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United States v. Martoma

United States District Court, S.D. New York

September 4, 2014

UNITED STATES OF AMERICA,
v.
MATHEW MARTOMA,

MEMORANDUM OPINION & ORDER

PAUL G. GARDEPHE, District Judge.

On February 6, 2014 - after a month-long trial - a jury convicted Defendant Mathew Martoma of conspiracy to commit securities fraud, in violation of 18 U.S.C. § 371, and of two substantive counts of securities fraud, in violation of 15 U.S.C. §§ 78j(b) and 78ff, 17 C.F.R. §§ 240.10b-5 and 240.10b5-2, and 18 U.S.C. § 2. The Superseding Indictment charges that between summer 2006 and July 29, 2008, Martoma caused his employer, the hedge fund S.A.C. Capital Advisors, LLC ("SAC Capital"), to trade on the basis of material non-public information. (Superseding Indictment (Dkt. No. 61) ¶¶ 1, 8, 14) The evidence at trial showed that Martoma obtained material, non-public information from two doctors - Sidney Gilman and Joel Ross - about the Phase II clinical trial of bapineuzumab, a drug it was thought might be useful in treating Alzheimer's disease. Elan Corporation, plc ("Elan") and Wyeth owned rights to the drug and were responsible for the clinical trial. The charges against Martoma relate to trading in the securities of these companies.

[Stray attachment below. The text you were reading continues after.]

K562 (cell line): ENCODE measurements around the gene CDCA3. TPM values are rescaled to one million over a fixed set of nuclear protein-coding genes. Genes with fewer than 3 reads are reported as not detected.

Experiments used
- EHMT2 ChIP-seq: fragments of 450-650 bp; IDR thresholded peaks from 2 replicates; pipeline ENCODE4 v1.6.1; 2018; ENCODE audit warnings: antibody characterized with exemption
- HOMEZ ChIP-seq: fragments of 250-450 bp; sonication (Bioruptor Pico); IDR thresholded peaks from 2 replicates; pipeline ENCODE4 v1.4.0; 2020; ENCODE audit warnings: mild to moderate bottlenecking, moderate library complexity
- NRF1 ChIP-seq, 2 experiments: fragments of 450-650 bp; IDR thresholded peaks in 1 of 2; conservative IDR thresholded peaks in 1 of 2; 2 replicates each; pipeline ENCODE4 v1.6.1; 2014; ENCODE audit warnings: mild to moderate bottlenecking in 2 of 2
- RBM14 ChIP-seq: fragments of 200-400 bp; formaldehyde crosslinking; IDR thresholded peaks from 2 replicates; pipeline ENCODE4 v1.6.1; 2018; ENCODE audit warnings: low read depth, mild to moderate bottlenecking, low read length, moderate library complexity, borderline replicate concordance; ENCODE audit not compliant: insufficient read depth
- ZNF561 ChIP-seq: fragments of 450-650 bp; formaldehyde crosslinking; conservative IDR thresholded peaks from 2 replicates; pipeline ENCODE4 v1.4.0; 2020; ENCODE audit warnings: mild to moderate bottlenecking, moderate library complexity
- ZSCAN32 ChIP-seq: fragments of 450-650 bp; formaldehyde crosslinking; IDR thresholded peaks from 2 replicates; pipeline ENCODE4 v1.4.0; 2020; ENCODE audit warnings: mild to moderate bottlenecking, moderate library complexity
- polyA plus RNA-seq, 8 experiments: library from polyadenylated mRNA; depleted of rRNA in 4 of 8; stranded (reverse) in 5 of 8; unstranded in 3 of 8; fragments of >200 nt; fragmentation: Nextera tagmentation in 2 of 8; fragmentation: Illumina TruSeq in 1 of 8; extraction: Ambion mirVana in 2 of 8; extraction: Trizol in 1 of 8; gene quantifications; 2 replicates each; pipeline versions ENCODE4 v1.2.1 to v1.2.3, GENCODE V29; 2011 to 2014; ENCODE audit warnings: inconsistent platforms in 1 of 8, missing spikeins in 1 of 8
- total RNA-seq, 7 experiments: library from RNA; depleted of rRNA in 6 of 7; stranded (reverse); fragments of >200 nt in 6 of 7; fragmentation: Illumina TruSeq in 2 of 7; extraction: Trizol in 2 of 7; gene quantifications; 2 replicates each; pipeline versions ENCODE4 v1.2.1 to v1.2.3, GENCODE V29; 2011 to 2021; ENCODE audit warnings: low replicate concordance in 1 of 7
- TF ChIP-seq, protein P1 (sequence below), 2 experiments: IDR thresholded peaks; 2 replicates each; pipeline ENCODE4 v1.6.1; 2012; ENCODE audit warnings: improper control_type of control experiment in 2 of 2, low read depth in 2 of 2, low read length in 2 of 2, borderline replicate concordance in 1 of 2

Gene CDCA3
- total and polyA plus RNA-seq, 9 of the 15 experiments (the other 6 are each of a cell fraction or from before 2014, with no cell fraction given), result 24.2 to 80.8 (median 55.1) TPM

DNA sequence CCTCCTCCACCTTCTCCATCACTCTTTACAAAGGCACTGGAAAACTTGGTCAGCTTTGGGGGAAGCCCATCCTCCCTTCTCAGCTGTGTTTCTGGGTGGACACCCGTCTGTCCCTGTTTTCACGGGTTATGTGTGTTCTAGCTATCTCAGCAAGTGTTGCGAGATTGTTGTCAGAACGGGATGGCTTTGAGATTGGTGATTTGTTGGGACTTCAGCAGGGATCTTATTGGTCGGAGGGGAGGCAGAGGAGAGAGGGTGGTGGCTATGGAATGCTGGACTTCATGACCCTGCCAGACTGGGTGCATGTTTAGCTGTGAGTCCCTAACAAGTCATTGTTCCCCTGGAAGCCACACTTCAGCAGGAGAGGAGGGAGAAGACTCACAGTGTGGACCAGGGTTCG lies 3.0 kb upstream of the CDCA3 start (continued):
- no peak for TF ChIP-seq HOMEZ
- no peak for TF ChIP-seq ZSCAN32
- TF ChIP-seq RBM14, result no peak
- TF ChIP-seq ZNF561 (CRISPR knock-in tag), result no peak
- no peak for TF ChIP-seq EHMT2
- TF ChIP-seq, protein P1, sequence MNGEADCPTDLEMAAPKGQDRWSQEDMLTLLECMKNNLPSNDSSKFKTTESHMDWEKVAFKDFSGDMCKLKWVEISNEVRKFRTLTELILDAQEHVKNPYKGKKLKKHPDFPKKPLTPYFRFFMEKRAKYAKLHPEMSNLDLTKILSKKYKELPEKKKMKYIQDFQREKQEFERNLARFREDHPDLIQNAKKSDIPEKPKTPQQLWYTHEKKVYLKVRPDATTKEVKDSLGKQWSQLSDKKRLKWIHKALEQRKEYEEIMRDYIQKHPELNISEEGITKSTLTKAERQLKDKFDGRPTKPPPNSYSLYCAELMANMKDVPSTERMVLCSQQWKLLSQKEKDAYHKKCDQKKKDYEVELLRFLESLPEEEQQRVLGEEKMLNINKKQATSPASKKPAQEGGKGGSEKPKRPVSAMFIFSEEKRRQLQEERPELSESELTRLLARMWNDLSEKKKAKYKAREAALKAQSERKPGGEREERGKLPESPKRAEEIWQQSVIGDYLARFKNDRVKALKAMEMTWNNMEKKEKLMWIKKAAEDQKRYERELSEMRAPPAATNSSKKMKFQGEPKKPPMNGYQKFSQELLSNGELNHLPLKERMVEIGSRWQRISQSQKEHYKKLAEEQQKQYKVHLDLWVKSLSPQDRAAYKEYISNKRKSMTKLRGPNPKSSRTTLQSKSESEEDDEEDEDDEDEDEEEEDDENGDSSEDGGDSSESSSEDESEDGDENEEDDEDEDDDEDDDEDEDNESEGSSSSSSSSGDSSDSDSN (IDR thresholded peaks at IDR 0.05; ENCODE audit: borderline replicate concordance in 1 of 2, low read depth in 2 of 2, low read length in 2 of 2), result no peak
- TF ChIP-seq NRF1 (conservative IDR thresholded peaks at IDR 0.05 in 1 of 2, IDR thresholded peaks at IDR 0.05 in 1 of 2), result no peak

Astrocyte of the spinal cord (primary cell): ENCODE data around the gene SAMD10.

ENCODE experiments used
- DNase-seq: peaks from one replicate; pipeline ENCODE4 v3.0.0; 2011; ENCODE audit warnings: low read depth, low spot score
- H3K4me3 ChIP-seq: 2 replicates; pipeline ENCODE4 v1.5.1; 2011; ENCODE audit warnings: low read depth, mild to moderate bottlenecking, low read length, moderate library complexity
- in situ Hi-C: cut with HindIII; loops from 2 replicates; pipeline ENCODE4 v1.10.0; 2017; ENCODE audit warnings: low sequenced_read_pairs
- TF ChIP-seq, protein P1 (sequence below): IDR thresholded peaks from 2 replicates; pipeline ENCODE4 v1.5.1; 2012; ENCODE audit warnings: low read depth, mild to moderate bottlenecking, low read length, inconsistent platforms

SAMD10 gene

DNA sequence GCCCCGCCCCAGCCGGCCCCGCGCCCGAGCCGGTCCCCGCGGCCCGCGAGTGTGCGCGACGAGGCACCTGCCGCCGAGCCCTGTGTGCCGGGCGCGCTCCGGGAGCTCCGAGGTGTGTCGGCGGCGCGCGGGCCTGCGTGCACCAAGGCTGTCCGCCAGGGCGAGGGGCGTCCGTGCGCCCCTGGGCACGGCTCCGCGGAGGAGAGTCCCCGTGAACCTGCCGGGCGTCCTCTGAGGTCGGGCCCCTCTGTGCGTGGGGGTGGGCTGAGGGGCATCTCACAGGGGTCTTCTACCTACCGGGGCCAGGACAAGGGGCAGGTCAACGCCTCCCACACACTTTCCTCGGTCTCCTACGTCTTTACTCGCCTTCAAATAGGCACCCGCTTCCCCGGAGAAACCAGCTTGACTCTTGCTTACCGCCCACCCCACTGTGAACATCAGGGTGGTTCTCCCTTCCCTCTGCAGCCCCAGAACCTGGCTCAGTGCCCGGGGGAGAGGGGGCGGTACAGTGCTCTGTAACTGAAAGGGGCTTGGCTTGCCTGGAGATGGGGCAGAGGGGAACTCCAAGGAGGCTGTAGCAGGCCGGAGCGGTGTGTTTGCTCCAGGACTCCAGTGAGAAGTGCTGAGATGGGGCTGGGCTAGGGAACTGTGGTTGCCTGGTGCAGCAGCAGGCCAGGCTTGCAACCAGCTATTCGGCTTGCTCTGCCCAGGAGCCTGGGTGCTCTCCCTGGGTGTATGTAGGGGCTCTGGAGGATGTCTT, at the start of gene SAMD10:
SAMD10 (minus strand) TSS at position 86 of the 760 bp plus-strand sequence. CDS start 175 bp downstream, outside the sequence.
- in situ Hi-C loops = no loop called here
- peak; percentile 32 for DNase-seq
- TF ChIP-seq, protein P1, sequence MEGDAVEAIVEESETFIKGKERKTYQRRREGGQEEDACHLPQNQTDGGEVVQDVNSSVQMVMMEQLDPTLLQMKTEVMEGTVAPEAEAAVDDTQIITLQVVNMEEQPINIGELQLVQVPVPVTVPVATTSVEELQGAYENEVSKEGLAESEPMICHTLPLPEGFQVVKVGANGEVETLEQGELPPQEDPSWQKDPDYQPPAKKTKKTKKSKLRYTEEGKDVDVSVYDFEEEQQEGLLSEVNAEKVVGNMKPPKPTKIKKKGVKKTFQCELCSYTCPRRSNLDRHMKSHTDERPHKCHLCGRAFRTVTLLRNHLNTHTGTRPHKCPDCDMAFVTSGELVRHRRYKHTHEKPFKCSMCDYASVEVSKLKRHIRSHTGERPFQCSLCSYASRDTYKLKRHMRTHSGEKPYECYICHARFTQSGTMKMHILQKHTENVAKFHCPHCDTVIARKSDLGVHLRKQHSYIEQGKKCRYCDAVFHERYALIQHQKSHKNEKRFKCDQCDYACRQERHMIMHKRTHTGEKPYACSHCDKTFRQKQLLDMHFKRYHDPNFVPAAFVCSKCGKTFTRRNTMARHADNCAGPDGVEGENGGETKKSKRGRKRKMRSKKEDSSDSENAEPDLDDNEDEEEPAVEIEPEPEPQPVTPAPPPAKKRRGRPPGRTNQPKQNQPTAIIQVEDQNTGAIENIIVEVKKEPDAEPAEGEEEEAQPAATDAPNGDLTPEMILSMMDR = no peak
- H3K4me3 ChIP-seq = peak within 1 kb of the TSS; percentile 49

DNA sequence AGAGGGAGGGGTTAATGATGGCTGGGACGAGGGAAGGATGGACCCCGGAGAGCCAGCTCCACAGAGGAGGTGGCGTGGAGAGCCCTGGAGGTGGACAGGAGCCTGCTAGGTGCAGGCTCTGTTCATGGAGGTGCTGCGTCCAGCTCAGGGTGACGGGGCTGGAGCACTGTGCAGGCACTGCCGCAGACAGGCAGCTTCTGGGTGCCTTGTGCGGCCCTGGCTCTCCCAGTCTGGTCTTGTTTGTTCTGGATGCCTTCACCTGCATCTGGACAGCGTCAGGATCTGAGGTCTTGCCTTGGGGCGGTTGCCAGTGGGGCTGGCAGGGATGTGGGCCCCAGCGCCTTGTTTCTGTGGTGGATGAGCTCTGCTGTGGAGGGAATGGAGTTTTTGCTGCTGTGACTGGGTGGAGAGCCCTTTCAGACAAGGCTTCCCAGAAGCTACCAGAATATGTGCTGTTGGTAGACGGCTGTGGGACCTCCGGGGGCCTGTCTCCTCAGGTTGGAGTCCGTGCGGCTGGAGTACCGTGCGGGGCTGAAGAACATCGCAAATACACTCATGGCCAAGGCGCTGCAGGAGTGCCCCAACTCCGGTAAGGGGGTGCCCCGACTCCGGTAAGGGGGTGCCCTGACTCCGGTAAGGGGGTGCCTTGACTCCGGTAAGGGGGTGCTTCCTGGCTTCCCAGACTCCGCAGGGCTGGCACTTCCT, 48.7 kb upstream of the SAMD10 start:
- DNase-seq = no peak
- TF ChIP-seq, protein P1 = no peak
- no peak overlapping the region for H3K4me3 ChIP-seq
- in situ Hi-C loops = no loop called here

Martoma has moved for a judgment of acquittal under Federal Rule of Criminal Procedure 29 or, alternatively, for a new trial under Federal Rule of Criminal Procedure 33. (Dkt. No. 270) For the reasons stated below, Martoma's motions will be denied.

I. THE EVIDENCE AT TRIAL

The evidence at trial overwhelmingly demonstrated Martoma's guilt on all three counts in the Superseding Indictment.

During the summer 2006 to July 29, 2008 time period cited in the Superseding Indictment, Martoma served as a portfolio manager at SAC Capital. (Trial Transcript ("Tr.") 112-17, 434-35) Both of Martoma's alleged co-conspirators - Dr. Sidney Gilman and Dr. Joel Ross - testified that during this period they disclosed material, non-public information concerning the Phase II clinical trial of bapineuzumab to Martoma. Dr. Gilman and Dr. Ross's improper disclosures to Martoma included the clinical trial's final results on efficacy, which were not publicly disclosed until the International Conference on Alzheimer's Disease (the "ICAD conference") on July 29, 2008. Pursuant to confidentiality agreements, both doctors had been given access to confidential information about the study because of their roles in the clinical trial. Dr. Gilman was the chair of the study's Safety Monitoring Committee (the "SMC"), while Dr. Ross was one of the study's principal clinical investigators. (Tr. 568, 1168)